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BNZ Daily Markets Wrap and Strategy

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Fuseworks Media
Fuseworks Media


Showing some volatility on Friday evening, the NZD/USD ended the week at 0.8260.

Friday’s RM-ANZ consumer confidence index showed NZ consumers are confident heading into Christmas. The index, at 129.4 in December, is at its highest level in four years. This is despite LVR restrictions and the talk of interest rates soon heading 200bps higher. Meanwhile the NZD/USD was tossed around a bit on Friday. It touched below 0.8210 early on Saturday morning, before grappling its way back to end the week at 0.8260.

The NZD strengthened against a weak GBP on Friday (see Majors). From around 0.5030 early in the evening, the NZD/GBP pushed up to end the week at 0.5070. Once again, a base appears to be forming at the psychologically significant 0.5000 level. This has marked the bottom in the NZD/GBP on several occasions over the past 18 months.

NZD/AUD consolidated in a tight 0.9200-0.9220 range on Friday. We continue to see positive momentum in the cross but equally recognise that it is looking stretched relative to fundamental valuations. Our short-term model suggests a ‘fair value’ range of 0.8500-0.8700. There are no AU data releases of note today. However, the RBA minutes and Government’s Mid-Year Economic and Fiscal Outlook will be released tomorrow.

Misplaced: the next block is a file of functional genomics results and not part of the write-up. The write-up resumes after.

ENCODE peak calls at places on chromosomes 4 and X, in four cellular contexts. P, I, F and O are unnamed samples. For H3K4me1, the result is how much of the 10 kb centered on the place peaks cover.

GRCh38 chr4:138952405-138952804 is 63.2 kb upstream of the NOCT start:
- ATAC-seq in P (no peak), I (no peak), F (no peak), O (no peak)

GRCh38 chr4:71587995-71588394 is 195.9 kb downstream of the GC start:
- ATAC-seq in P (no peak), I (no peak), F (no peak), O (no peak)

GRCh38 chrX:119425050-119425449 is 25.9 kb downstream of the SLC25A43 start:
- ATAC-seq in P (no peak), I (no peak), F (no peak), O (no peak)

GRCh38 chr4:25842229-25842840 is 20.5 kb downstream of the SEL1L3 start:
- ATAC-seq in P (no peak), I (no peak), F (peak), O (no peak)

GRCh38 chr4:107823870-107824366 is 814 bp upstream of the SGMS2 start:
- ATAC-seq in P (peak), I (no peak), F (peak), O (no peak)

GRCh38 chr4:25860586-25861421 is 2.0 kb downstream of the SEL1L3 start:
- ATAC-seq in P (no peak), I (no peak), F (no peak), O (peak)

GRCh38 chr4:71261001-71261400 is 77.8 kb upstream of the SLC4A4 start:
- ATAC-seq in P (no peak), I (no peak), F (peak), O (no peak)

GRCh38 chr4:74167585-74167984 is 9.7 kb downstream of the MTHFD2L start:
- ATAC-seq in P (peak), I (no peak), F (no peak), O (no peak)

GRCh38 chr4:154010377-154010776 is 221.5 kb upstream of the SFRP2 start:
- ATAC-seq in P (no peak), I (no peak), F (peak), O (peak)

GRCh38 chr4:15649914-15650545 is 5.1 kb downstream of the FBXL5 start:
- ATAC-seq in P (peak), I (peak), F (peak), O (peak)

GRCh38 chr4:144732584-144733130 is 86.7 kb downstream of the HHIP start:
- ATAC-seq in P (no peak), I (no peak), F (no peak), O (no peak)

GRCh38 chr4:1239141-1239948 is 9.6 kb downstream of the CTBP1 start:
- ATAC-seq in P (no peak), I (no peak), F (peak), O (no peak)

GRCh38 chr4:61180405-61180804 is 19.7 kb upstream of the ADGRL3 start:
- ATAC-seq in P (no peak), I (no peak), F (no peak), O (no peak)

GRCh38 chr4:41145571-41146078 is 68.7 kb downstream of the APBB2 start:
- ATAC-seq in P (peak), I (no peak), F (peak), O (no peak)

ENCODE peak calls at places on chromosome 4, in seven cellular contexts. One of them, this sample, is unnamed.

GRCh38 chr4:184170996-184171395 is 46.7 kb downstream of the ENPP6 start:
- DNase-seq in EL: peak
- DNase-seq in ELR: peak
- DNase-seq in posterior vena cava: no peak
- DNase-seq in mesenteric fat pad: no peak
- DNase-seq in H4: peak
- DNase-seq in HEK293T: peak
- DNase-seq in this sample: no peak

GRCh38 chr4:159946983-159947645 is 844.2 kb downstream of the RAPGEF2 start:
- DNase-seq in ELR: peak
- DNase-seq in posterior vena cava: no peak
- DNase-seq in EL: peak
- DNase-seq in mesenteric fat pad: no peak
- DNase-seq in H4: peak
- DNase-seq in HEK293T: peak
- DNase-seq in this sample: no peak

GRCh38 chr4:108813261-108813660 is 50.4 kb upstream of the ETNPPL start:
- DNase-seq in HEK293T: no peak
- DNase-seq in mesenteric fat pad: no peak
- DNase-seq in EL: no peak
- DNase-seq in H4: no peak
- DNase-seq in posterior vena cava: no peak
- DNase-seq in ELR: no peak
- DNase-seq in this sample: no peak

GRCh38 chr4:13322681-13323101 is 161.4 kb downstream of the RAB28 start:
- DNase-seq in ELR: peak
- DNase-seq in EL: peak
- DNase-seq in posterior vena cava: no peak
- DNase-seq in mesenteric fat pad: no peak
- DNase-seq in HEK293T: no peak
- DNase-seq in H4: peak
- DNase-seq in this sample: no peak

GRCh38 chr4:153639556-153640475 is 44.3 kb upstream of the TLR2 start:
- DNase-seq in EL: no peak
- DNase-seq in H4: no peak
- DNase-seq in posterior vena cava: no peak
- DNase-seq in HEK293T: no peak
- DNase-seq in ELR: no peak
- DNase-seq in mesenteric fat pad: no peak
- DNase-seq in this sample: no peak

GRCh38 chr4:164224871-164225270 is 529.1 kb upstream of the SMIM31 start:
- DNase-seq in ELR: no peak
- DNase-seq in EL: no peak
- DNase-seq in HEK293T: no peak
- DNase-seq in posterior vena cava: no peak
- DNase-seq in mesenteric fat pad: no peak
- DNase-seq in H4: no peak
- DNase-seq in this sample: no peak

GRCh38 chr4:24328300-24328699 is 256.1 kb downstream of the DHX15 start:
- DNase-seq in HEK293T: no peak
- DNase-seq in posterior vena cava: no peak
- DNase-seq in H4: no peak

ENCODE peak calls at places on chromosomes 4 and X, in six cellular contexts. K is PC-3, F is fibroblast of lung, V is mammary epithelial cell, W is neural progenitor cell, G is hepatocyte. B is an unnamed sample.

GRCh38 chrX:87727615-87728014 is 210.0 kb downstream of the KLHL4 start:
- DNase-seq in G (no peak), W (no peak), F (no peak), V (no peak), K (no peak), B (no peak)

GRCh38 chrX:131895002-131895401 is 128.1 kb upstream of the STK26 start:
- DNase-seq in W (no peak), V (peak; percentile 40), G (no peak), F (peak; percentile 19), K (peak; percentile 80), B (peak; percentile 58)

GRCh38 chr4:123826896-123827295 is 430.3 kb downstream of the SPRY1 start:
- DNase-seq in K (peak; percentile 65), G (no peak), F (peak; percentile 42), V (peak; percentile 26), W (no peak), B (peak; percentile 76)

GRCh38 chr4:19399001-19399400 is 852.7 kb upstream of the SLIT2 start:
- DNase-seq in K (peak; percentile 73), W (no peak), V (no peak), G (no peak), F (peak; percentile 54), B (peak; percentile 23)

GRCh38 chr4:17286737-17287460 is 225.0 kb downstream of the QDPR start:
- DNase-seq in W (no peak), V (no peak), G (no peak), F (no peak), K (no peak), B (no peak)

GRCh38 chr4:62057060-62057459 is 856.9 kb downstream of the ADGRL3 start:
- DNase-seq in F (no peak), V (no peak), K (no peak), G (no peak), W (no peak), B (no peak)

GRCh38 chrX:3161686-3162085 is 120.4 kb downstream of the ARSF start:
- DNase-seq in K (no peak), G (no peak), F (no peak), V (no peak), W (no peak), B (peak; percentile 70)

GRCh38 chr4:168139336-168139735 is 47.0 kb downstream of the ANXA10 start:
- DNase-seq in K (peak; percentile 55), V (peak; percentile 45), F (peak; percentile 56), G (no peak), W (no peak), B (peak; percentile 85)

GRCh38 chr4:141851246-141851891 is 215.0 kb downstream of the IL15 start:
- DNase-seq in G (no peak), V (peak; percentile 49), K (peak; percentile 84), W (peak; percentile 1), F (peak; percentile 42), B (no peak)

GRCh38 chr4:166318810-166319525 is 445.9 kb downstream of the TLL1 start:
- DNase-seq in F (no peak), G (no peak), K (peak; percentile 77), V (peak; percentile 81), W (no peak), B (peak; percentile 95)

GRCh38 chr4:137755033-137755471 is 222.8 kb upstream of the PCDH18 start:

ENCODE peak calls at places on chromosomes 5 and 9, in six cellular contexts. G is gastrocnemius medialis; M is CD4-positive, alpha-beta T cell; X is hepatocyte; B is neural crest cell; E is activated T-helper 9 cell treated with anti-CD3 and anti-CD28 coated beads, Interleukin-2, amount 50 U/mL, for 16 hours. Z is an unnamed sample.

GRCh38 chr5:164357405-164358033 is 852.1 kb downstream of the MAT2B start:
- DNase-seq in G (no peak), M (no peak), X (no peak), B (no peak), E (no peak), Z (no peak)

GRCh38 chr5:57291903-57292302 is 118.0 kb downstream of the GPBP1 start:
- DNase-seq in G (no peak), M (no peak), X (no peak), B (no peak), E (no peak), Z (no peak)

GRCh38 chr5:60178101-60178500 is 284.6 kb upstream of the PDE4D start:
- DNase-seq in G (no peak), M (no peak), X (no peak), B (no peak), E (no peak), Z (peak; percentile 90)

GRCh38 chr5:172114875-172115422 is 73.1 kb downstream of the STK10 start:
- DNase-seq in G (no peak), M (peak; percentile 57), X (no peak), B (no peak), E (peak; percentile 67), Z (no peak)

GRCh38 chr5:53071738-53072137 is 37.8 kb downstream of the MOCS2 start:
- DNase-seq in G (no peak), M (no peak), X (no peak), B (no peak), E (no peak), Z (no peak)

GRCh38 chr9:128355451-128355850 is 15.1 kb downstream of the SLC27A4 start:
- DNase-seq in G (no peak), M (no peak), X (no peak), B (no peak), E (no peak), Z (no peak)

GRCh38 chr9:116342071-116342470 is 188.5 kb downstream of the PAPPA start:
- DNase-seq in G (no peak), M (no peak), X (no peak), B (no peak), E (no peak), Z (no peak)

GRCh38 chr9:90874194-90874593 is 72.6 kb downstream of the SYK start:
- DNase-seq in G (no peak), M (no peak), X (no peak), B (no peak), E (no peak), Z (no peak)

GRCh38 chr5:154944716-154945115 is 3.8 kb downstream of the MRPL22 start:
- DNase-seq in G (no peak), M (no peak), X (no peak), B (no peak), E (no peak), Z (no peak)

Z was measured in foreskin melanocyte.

The NZD/USD remains well within its recent trading ranges. There will be plenty on both the domestic and offshore agenda to impact on the currency this week. Wednesday’s US FOMC meeting will be the centre-piece of the week. Domestic highlights will be Thursday’s Q3 GDP (we expect 1.0%q/q, 3.2%y/y), Tuesday’s Half Year Economic and Fiscal Update and Wednesday’s ANZ business survey. For today, the BNZ PSI release for November is unlikely to be a major market mover (recall the previous month sat at a lofty 58.2). Key support for the NZD/USD remains just below 0.8200. Resistance is eyed around 0.8310.


Currencies traded fairly tight ranges on Friday. The GBP was the weakest performer while the CAD outperformed.

It was a fairly subdued end to the week, as markets appear to be slipping gradually into holiday mode. As our risk appetite index (scale 0-100%) remained fairly steady, just above 61%, equities provided flattish returns.

The USD index traded between 80.20 and 80.40. US November retail sales (0.7%m/m) came in slightly above expectation (0.6%). More broadly, as we head into the end of the year, the US Citigroup surprise index shows a positive trend in US data delivery relative to expectation.

Meanwhile, in the UK, positive surprises in economic data peaked in Q3, and have faded in recent months. The Citigroup surprise index shows UK data delivery is now fairly neutral on aggregate relative to expectation. Positive data surprise helped drive the GBP/USD off its lows in early July, to above 1.6450 last week. However, it has been unable to maintain the momentum, slipping to end the week at 1.6300.